The Sino-Indian border row over Doklam has turned the usually calm Himalayan region into a new battlefront between the two powers. However, the role of Bhutan, the third important player in this latest dispute, has often been overlooked even though the picture wouldn’t be complete without taking the country into account.
Bhutan is the only nation among China’s 14 neighbouring sovereign states that has yet to establish diplomatic relations with Beijing. In fact, the two sides have long been seeking to mend ties but their hands are tied in the current geopolitical landscape.
Many may not know that India took over Britain’s rights over Bhutan and signed the Treaty of Friendship with Bhutan in 1949, under which India would “guide” Bhutan’s foreign policy. This provision was removed after a revision in 2007 but both sides still agreed that neither shall allow the use of its territory for activities harmful to the national security and interest of the other.
In the current dispute, New Delhi claimed that its troops entered Bhutan’s territory “in coordination” with the latter’s authorities, but what exactly do the Bhutanese think about this? Information from both public and non-public sources suggests that talks between China and Bhutan over their border dispute have been smooth and peaceful. If the Indian authorities disregard Bhutan’s sovereignty by forcing Thimphu to stir up controversy in what is an undisputed area, while India sends its troops across the Chinese border, it would be an unthinkable act in the 21st century.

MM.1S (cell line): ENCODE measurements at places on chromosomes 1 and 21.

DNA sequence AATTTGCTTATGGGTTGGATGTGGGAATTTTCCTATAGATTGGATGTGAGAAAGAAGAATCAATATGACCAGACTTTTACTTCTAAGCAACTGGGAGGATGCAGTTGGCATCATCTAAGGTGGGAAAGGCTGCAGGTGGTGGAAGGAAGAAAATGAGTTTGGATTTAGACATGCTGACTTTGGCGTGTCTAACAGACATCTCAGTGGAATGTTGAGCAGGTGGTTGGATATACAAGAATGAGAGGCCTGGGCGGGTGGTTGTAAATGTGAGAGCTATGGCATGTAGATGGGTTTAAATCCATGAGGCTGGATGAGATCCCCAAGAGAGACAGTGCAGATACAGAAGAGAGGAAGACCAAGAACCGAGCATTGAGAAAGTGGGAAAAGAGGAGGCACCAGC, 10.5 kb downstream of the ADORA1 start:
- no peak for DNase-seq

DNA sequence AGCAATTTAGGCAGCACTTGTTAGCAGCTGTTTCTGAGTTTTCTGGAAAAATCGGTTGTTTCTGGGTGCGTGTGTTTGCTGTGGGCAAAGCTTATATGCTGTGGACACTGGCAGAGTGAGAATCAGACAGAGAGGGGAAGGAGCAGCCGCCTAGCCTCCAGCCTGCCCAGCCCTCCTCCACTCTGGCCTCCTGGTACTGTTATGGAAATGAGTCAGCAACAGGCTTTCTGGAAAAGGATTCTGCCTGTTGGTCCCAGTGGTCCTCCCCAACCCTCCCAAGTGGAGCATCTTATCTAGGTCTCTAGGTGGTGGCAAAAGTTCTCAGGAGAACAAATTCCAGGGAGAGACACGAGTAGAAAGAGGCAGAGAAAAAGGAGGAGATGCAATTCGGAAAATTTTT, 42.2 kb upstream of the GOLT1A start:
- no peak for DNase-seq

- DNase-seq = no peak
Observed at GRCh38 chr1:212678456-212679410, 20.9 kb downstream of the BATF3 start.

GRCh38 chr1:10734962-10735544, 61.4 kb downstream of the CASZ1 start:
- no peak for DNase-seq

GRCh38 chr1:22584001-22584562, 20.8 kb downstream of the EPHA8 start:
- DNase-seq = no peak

International observers have, however, been blinded by the “China threat” theory and tended to ignore the oppression of Bhutan. Many in the Indian media and officials have been propagating a misleading message that Bhutan is a “protectorate” of India. Bhutan has never been a “protectorate”. In fact, Bhutan and India do not even have a security pact and India has no right to “represent” Bhutan.
India signed the Treaty of Friendship with Bhutan in 1949 after declaring independence from British rule, and inherited Britain’s sway over Bhutan. This became the cornerstone of India-Bhutan relations, with India even today still trying to define the two nations’ security interests.
Citing the guidance provision, New Delhi attempted to represent Bhutan to negotiate with China over the Bhutan-China border disputes as early as the 1960s. The moves were blocked by the Chinese government on the grounds that Bhutan should speak for itself and take part in the talks as an independent kingdom.
In a recent commentary, Wangcha Sangey, a former chairman of Bhutan Times, asserted the integrity of Bhutan’s sovereignty and its military, and charged that India was using Bhutan to reach its goals. As Sangey wrote: “India … is pushing Bhutan to claim as much as possible the part of Doklam plateau in the Sino-Bhutan border talks.”